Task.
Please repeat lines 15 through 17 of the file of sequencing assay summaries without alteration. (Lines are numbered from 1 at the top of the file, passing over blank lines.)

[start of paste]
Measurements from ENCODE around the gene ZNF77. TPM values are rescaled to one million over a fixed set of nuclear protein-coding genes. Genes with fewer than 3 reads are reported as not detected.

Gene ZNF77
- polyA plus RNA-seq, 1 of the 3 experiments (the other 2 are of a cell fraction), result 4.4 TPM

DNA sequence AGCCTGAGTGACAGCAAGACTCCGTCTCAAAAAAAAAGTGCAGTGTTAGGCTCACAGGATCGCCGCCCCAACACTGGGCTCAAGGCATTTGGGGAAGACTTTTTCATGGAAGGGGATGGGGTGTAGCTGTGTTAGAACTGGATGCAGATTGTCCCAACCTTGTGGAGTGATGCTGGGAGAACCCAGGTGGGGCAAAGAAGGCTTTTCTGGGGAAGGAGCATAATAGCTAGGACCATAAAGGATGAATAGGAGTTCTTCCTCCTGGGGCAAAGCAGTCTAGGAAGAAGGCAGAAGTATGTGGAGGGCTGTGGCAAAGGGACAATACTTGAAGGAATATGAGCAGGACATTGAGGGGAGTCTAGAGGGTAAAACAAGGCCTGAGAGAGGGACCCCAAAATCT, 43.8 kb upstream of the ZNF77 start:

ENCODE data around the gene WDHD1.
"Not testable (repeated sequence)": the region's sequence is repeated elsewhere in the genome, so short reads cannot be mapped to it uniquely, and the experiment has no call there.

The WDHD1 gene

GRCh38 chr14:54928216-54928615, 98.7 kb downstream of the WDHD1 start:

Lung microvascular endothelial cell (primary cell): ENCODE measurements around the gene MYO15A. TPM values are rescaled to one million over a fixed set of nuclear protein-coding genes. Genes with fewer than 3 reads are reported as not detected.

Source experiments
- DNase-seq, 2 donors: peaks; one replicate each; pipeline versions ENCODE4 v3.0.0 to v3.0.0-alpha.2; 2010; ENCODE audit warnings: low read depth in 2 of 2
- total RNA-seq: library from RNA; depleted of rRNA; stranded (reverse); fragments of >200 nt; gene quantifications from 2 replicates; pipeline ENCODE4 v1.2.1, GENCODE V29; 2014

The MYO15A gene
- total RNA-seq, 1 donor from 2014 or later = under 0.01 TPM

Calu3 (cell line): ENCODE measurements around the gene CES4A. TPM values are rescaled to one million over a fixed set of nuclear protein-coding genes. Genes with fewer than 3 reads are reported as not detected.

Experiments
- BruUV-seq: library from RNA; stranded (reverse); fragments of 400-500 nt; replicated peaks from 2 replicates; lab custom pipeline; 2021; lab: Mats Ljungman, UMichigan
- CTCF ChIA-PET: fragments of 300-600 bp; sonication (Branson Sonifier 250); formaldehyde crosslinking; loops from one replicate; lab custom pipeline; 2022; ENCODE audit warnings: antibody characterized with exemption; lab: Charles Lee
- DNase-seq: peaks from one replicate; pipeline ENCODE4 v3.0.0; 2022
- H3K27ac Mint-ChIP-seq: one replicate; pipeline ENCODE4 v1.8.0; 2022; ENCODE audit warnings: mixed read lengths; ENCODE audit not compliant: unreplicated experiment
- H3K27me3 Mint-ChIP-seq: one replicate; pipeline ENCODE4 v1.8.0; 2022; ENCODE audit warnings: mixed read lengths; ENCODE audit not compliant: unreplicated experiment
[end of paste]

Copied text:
Calu3 (cell line): ENCODE measurements around the gene CES4A. TPM values are rescaled to one million over a fixed set of nuclear protein-coding genes. Genes with fewer than 3 reads are reported as not detected.

Experiments
- BruUV-seq: library from RNA; stranded (reverse); fragments of 400-500 nt; replicated peaks from 2 replicates; lab custom pipeline; 2021; lab: Mats Ljungman, UMichigan